The physical benefits of regular exercise are well known, while there is also plenty of research to suggest it can have positive effects on mental health, such as by reducing stress.

But employers may also want to consider taking measures to improve their staff’s fitness levels as a means to improve productivity.

According to Jan Hills, partner at talent strategy and HR consultancy Orion Partners, studies suggest that exercise can improve employees’ performance in a number of ways, including improving memory and cognitive functions.

In an article for, she cited studies that have recorded improved test scores for fitter students and greater productivity among fitter employees.

For example, one study claimed that fitter employees are as much as 15 per cent more productive, while in another, scientists contended that the brain functions better when people are walking or at least moving around.

“It seems that not only does exercise help manage stress [and] have positive physical effects, it also increases working memory and boosts mood which is itself known to help to make connections and to improve cognition,” said Ms Hills.

“Scientists believe that exercise increases blood flow to the brain, which may help prolong healthy brain cells.”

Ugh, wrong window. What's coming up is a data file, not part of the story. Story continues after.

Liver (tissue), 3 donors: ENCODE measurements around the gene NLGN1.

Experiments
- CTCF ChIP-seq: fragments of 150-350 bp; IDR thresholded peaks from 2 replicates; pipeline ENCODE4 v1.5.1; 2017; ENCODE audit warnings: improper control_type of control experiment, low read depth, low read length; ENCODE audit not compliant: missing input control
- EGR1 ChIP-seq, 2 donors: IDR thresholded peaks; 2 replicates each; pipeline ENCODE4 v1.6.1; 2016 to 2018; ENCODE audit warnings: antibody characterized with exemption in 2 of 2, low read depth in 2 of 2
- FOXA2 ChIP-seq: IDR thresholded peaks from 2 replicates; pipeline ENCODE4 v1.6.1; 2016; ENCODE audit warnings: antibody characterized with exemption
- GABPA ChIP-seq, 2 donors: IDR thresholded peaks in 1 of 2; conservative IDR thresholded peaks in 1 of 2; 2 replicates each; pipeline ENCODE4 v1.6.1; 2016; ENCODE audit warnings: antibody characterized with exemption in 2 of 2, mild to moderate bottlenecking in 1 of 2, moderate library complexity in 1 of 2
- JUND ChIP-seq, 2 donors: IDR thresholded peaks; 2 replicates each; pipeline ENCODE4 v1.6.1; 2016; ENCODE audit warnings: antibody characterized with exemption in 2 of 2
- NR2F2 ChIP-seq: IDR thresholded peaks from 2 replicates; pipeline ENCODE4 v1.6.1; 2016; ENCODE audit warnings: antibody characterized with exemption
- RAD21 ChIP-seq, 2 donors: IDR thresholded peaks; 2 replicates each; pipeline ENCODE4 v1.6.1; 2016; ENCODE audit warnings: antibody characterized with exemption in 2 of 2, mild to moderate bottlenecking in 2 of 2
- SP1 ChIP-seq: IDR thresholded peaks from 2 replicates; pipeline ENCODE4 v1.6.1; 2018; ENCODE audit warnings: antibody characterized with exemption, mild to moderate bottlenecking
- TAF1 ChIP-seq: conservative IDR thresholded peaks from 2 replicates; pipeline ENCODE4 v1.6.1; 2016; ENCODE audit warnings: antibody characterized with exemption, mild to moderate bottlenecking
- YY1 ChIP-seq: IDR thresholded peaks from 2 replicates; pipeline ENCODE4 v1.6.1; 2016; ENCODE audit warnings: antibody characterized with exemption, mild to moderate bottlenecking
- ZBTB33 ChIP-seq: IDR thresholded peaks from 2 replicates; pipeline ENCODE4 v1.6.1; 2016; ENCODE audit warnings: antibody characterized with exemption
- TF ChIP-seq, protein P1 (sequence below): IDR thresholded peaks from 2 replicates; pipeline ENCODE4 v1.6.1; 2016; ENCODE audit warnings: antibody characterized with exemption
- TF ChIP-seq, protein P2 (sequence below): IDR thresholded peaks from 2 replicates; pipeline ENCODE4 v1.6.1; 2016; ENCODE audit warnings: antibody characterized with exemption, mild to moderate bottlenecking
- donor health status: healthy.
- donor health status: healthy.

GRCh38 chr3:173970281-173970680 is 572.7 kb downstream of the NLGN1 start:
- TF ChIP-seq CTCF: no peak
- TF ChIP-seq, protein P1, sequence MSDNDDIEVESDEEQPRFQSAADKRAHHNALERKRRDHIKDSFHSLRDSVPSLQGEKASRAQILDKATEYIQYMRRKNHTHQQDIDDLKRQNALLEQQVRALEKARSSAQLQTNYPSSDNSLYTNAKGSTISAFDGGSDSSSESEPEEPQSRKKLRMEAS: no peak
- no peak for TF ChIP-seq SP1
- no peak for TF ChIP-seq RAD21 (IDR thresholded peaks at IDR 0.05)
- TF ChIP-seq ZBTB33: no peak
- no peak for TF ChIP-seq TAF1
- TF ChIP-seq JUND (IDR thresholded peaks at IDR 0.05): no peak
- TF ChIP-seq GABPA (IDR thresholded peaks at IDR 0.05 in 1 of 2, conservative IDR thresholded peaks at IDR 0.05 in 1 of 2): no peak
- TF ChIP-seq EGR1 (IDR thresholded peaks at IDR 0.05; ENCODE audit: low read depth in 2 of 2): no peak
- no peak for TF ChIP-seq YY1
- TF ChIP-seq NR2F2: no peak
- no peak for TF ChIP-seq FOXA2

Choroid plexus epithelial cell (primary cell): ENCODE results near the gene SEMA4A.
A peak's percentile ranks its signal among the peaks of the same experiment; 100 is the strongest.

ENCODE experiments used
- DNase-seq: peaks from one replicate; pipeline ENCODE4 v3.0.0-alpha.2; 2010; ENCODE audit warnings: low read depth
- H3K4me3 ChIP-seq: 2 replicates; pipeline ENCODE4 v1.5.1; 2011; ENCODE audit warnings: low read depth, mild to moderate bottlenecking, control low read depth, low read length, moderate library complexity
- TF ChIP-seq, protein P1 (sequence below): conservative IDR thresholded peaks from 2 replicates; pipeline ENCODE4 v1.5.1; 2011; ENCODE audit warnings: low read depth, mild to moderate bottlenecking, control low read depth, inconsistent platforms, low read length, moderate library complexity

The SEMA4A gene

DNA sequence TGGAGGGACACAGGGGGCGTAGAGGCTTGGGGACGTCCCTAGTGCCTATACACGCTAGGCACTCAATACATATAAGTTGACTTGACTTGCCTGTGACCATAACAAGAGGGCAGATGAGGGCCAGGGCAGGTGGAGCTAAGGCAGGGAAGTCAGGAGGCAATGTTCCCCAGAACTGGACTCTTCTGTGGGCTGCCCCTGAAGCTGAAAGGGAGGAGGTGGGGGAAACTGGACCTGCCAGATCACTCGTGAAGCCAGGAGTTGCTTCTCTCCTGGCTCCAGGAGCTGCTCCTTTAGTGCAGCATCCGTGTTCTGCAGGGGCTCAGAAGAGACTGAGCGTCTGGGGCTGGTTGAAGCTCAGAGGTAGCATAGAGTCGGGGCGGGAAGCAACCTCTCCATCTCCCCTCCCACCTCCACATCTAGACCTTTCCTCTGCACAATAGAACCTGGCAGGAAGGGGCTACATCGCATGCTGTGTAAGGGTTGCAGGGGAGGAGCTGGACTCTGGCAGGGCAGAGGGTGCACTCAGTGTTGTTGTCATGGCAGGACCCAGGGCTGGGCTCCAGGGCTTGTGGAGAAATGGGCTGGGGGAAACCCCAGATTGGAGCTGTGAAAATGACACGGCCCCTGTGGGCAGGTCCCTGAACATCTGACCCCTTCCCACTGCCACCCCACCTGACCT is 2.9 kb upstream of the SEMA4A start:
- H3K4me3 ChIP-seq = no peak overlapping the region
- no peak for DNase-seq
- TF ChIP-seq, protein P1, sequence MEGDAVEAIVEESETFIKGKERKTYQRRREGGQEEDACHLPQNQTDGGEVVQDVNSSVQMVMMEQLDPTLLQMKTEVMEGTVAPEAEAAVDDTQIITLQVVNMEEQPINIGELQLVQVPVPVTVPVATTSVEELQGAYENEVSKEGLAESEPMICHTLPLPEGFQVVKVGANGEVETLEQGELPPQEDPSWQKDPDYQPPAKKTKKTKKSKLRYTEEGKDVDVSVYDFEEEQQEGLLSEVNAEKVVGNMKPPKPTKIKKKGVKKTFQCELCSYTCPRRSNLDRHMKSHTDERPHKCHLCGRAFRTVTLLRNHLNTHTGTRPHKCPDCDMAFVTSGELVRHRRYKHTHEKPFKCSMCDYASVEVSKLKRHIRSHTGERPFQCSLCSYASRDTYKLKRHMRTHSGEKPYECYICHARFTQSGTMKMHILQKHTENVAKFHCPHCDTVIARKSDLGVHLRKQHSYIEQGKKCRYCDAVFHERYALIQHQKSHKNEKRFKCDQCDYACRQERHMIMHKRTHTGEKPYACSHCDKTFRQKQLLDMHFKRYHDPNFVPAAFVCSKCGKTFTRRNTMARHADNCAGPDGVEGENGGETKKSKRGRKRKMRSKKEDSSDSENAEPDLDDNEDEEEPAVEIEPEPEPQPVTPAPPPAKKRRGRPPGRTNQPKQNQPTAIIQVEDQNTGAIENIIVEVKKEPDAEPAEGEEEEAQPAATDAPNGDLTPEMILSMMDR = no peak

She suggested several workplace guidelines which employers could follow to increase staff fitness levels and improve productivity.

“One idea is to role model what you expect of others. So instead of booking a meeting room conduct the meeting on the go. Arrange to meet and walk maybe to the coffee shop but better still just around the block or office campus discussing your agenda.”

Ms Hills also recommends scheduling breaks for staff frequently throughout the day.

“This refreshes the brain and is also beneficial for freeing up tension, which builds from sitting in front of a computer,” she said.

The health and fitness of staff can be a major issue for employers, with numerous studies suggesting that many employees lead dangerously sedentary lifestyles.

A recent study conducted by researchers at the Work & Health Research Centre, Loughborough University, revealed that in a typical working week, people spend on average five hours and 41 minutes per day sitting at their desk, while nearly 70 per cent of employees surveyed did not meet recommended guidelines for physical activity.